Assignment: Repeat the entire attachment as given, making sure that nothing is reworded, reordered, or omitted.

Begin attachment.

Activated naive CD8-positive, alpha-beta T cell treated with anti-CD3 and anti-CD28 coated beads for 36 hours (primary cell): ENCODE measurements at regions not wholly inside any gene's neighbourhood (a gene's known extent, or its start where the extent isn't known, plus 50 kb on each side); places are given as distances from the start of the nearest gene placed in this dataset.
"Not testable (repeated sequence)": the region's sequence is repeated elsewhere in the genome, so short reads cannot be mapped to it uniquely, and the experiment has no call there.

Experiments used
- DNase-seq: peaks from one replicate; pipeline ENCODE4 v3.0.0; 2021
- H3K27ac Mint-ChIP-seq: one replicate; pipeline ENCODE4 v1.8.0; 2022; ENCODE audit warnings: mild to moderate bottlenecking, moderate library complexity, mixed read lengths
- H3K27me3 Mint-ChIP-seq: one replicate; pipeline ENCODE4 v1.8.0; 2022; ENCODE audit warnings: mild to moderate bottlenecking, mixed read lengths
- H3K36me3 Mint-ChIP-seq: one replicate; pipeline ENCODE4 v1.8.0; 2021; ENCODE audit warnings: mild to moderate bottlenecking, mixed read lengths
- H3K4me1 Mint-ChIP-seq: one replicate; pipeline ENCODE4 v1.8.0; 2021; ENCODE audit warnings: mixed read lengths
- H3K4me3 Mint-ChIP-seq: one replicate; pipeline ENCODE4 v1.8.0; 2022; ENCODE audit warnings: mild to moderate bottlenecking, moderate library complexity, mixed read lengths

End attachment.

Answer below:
Activated naive CD8-positive, alpha-beta T cell treated with anti-CD3 and anti-CD28 coated beads for 36 hours (primary cell): ENCODE measurements at regions not wholly inside any gene's neighbourhood (a gene's known extent, or its start where the extent isn't known, plus 50 kb on each side); places are given as distances from the start of the nearest gene placed in this dataset.
"Not testable (repeated sequence)": the region's sequence is repeated elsewhere in the genome, so short reads cannot be mapped to it uniquely, and the experiment has no call there.

Experiments used
- DNase-seq: peaks from one replicate; pipeline ENCODE4 v3.0.0; 2021
- H3K27ac Mint-ChIP-seq: one replicate; pipeline ENCODE4 v1.8.0; 2022; ENCODE audit warnings: mild to moderate bottlenecking, moderate library complexity, mixed read lengths
- H3K27me3 Mint-ChIP-seq: one replicate; pipeline ENCODE4 v1.8.0; 2022; ENCODE audit warnings: mild to moderate bottlenecking, mixed read lengths
- H3K36me3 Mint-ChIP-seq: one replicate; pipeline ENCODE4 v1.8.0; 2021; ENCODE audit warnings: mild to moderate bottlenecking, mixed read lengths
- H3K4me1 Mint-ChIP-seq: one replicate; pipeline ENCODE4 v1.8.0; 2021; ENCODE audit warnings: mixed read lengths
- H3K4me3 Mint-ChIP-seq: one replicate; pipeline ENCODE4 v1.8.0; 2022; ENCODE audit warnings: mild to moderate bottlenecking, moderate library complexity, mixed read lengths